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AS I SEE IT

As I See It: The right prescription for Oregon's pharmacy crisis

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As a lifelong Oregon resident and licensed pharmacist, I know my fellow Oregonians are still feeling the aftershocks of nearly 40 Bi-Mart pharmacy closures across the state last year. It was reported that the closure of more than half of those locations was the result of financial losses that threatened the health of the rest of their retail business.

The true victim of these closures, however, are the patients who relied on Bi-Mart pharmacies. One-third of Oregon’s population lives in rural areas and, without local pharmacies, many seniors and patients with serious medical conditions have to drive several miles and wait in line for hours just to fill a prescription or get simple questions answered.

When Bi-Mart sold its pharmacy business to Walgreens in late 2021, it closed 37 locations in Oregon. Patients with customer accounts at 30 of the closed locations suddenly found their accounts transferred to alternate locations, making it even harder for Oregon’s rural residents to access the medications their doctors prescribe.

The influx of Bi-Mart customers to small, independent pharmacies overwhelmed already short-staffed pharmacists. The unpredictable nature of the pharmacy business — it's hard to know how much of a particular drug to order or keep in inventory — makes an influx of new customers particularly challenging. That's why the Bi-Mart closures led to long wait times and long lines in other pharmacies.

You may be wondering: why is this happening? The reality is that decreased insurance reimbursements, and, most importantly, unfair "benefit management fees” left them unable to continue operating across the Pacific Northwest. And you have to look no further than pharmacy benefit managers, or PBMs.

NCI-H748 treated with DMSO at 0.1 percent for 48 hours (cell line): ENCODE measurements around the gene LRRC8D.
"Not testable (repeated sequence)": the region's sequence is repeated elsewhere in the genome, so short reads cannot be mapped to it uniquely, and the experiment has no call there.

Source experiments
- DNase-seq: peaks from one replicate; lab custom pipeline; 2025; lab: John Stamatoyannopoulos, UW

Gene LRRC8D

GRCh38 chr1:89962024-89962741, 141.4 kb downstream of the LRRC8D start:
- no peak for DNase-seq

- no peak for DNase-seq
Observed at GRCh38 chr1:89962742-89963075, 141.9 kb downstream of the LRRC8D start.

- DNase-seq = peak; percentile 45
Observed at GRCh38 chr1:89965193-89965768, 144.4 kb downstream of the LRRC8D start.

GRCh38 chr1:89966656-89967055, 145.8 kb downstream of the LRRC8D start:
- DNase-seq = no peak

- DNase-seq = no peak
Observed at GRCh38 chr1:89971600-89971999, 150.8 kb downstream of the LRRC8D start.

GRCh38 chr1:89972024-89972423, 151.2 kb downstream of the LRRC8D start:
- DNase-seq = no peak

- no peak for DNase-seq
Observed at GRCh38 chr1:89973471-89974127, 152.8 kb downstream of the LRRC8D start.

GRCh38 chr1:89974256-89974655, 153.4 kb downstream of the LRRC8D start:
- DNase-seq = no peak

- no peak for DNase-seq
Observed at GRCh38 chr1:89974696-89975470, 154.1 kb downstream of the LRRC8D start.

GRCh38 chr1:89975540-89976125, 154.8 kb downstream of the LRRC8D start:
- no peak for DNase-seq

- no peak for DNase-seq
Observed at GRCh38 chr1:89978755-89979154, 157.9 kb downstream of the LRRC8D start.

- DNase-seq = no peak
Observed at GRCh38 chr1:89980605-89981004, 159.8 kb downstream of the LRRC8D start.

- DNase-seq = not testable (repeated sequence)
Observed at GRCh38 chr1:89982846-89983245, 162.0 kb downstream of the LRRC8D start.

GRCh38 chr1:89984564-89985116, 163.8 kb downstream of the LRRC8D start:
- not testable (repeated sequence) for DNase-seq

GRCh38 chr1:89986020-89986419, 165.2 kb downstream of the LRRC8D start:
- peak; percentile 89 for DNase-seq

PBMs are massive companies that work with insurers to negotiate which drugs get covered and which don't. Pharmacies must work with PBMs to get paid when they fill prescriptions. Given their size, the PBMs can play hardball with little guys. They charge countless fees and implement what are known in the industry as "clawbacks" — assessing charges on pharmacies weeks or even months after the point of sale if they don't meet nebulous or onerous sales benchmarks. PBMs often don’t even reimburse pharmacies for the cost of dispensing certain prescription drugs, making it nearly impossible to avoid operating at a loss.

These predatory PBM practices have been going on for a long time, forcing independent rural pharmacies to shut their doors. Nationally, more than a thousand independent rural pharmacies closed between 2003 and 2018, according to the University of Iowa.

The upshot is a market with only a handful of large sellers. The three largest PBMs — which are either owned by chain pharmacies or insurance companies — combine to fill 77% of all prescriptions. Their growth strategy? Charge sky-high fees to independent pharmacies until pharmacies are forced to close or sell to a national chain, thus giving national chains ever more market share.

PBMs don’t just cause rural Oregonians an inconvenience — they directly affect the pocketbooks of patients. With inflation driving up gas prices across the state, every extra mile between patients and their pharmacies adds to the total out of pocket expenses. PBMs are not even required to pass the discounts they negotiate on prescription drugs along to patients at the pharmacy counter.

Thankfully, our own Senator Ron Wyden understands the myriad ways in which PBMs hurt Oregonians and has called on the Federal Trade Commission to investigate their anti-competitive practices. He's also pushed for a Medicare rule that would limit the clawback fees PBMs charge pharmacies. We need Senator Wyden to continue pushing back and prioritize legislation that will meaningfully impact out-of-pocket costs for rural Oregonians.

If the predatory practices of PBMs continue, more patients will struggle to get the care they need because more local independent pharmacies will close. I urge Sen. Wyden and his Senate colleagues pass PBM reforms before it’s too late.

Lincoln Alexander, who holds a Doctor of Pharmacy degree, is the president of the Oregon State Pharmacy Association. To learn more about OSPA, visit oregonpharmacy.org.

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